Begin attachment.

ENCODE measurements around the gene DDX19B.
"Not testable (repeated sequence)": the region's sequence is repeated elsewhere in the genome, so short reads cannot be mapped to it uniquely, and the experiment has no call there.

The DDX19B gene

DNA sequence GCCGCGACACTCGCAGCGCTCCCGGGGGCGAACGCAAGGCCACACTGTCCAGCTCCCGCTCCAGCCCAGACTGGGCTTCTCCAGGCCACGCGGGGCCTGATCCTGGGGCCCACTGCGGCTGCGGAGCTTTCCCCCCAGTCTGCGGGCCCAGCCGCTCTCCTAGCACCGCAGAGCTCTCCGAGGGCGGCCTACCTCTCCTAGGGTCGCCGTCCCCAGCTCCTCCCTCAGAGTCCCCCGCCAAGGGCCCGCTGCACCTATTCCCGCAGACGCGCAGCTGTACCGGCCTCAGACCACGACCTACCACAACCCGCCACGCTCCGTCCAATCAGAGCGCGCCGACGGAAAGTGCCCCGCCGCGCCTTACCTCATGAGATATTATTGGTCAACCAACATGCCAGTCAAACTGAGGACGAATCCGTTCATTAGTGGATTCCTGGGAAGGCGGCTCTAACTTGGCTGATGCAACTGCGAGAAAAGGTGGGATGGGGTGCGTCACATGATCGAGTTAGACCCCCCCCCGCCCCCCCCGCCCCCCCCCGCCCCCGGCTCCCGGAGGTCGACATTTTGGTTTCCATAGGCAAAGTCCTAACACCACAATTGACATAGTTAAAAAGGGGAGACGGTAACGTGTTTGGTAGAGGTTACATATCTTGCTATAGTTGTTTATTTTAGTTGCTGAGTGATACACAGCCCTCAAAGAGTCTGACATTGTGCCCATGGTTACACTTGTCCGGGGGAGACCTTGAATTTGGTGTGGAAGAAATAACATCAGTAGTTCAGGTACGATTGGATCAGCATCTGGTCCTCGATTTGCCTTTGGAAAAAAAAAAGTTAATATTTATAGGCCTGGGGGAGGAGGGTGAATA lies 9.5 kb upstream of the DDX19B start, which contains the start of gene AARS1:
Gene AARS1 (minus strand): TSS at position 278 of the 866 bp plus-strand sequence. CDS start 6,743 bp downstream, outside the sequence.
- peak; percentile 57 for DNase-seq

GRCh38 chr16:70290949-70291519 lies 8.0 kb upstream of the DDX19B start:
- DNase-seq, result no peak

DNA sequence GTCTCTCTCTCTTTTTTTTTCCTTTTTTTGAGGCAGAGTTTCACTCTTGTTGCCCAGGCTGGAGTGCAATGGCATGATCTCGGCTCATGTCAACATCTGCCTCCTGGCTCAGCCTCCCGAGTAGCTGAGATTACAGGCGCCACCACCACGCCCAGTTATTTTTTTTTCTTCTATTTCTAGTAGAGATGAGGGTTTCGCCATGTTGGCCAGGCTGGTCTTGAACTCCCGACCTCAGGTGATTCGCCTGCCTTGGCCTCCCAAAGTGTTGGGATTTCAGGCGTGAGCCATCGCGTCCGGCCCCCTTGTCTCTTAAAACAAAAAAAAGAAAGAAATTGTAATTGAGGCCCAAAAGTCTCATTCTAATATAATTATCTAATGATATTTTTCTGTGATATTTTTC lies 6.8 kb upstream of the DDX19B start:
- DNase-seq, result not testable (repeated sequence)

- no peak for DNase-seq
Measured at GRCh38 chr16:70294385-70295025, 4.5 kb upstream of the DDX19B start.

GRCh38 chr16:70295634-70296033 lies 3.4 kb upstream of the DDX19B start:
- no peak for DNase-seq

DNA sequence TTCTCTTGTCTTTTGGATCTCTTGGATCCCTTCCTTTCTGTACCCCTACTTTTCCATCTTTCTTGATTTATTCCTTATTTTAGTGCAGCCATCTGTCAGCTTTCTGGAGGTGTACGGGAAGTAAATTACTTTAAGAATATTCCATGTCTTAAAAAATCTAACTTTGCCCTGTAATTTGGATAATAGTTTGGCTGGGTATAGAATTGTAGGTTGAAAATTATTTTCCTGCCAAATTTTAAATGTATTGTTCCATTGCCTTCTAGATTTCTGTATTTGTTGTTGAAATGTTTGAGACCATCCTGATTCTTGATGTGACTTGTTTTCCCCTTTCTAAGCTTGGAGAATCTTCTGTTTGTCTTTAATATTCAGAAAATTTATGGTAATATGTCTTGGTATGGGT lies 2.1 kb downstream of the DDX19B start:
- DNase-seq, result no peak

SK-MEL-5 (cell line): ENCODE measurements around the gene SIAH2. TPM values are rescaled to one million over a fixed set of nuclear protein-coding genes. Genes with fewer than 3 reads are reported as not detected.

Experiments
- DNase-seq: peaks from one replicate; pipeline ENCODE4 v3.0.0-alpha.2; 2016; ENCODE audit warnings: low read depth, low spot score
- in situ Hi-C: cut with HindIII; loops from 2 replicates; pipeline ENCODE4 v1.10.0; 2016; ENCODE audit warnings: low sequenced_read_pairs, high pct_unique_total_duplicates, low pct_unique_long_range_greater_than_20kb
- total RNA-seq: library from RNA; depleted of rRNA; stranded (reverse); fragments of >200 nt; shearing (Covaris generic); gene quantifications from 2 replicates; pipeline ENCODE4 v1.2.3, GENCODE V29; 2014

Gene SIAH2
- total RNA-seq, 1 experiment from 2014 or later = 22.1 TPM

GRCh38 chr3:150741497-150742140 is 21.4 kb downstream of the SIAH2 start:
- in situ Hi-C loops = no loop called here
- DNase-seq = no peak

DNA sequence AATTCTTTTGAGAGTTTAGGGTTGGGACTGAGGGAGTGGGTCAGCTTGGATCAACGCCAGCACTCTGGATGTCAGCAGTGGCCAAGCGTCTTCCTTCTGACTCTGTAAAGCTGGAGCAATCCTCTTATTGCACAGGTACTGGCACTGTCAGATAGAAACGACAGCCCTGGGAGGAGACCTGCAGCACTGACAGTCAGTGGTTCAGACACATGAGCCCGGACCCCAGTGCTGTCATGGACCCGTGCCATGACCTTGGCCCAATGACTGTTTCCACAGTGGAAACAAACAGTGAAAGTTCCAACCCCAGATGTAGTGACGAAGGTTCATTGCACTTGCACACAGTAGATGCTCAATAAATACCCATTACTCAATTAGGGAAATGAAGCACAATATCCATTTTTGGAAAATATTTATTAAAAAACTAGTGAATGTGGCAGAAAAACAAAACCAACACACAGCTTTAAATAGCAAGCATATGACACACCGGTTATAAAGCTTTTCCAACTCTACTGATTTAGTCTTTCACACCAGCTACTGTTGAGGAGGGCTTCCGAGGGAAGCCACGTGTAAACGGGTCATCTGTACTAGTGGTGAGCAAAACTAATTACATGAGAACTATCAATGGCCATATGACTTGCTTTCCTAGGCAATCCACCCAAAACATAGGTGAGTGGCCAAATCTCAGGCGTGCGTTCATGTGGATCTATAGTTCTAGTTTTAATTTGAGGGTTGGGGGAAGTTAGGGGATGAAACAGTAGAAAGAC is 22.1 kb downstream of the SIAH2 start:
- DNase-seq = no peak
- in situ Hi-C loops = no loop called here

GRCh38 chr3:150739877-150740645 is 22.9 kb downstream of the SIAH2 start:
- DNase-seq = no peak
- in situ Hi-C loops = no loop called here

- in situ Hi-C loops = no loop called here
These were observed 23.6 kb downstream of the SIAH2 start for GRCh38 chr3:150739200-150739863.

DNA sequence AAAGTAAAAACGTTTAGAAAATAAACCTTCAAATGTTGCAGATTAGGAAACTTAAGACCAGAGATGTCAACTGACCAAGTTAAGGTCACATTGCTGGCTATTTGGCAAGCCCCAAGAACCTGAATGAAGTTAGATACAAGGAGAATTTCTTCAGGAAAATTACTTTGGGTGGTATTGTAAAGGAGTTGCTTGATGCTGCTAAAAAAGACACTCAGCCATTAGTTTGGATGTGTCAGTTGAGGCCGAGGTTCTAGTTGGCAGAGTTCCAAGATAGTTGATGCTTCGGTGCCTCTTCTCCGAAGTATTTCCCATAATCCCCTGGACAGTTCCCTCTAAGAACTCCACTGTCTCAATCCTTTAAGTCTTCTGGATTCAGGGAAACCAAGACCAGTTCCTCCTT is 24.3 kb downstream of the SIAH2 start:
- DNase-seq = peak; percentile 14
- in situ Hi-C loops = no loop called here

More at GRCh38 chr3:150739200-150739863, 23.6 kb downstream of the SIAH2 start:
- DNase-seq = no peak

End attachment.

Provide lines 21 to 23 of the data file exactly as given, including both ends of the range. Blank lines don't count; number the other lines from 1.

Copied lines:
- total RNA-seq: library from RNA; depleted of rRNA; stranded (reverse); fragments of >200 nt; shearing (Covaris generic); gene quantifications from 2 replicates; pipeline ENCODE4 v1.2.3, GENCODE V29; 2014

Gene SIAH2
- total RNA-seq, 1 experiment from 2014 or later = 22.1 TPM